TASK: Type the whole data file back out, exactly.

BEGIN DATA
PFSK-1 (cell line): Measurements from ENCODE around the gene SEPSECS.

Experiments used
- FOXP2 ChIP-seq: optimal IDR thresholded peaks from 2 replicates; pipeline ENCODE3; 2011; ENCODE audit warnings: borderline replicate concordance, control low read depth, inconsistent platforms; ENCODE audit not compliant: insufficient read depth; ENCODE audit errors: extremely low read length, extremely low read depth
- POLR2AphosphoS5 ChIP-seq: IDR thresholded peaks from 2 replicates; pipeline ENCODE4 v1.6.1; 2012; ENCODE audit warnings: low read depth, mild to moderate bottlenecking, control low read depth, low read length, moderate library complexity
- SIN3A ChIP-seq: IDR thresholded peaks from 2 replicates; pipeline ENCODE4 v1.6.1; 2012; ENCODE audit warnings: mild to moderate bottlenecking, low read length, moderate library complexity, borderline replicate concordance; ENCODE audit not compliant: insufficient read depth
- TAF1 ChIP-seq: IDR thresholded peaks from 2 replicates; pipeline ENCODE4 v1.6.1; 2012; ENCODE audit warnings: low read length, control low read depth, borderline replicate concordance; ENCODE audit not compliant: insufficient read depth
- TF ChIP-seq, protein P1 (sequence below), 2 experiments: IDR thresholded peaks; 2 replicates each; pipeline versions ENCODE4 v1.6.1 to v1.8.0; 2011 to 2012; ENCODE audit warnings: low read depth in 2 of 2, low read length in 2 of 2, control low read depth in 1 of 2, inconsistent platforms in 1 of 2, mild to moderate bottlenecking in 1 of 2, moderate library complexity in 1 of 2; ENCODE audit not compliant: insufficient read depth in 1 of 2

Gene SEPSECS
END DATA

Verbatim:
PFSK-1 (cell line): Measurements from ENCODE around the gene SEPSECS.

Experiments used
- FOXP2 ChIP-seq: optimal IDR thresholded peaks from 2 replicates; pipeline ENCODE3; 2011; ENCODE audit warnings: borderline replicate concordance, control low read depth, inconsistent platforms; ENCODE audit not compliant: insufficient read depth; ENCODE audit errors: extremely low read length, extremely low read depth
- POLR2AphosphoS5 ChIP-seq: IDR thresholded peaks from 2 replicates; pipeline ENCODE4 v1.6.1; 2012; ENCODE audit warnings: low read depth, mild to moderate bottlenecking, control low read depth, low read length, moderate library complexity
- SIN3A ChIP-seq: IDR thresholded peaks from 2 replicates; pipeline ENCODE4 v1.6.1; 2012; ENCODE audit warnings: mild to moderate bottlenecking, low read length, moderate library complexity, borderline replicate concordance; ENCODE audit not compliant: insufficient read depth
- TAF1 ChIP-seq: IDR thresholded peaks from 2 replicates; pipeline ENCODE4 v1.6.1; 2012; ENCODE audit warnings: low read length, control low read depth, borderline replicate concordance; ENCODE audit not compliant: insufficient read depth
- TF ChIP-seq, protein P1 (sequence below), 2 experiments: IDR thresholded peaks; 2 replicates each; pipeline versions ENCODE4 v1.6.1 to v1.8.0; 2011 to 2012; ENCODE audit warnings: low read depth in 2 of 2, low read length in 2 of 2, control low read depth in 1 of 2, inconsistent platforms in 1 of 2, mild to moderate bottlenecking in 1 of 2, moderate library complexity in 1 of 2; ENCODE audit not compliant: insufficient read depth in 1 of 2

Gene SEPSECS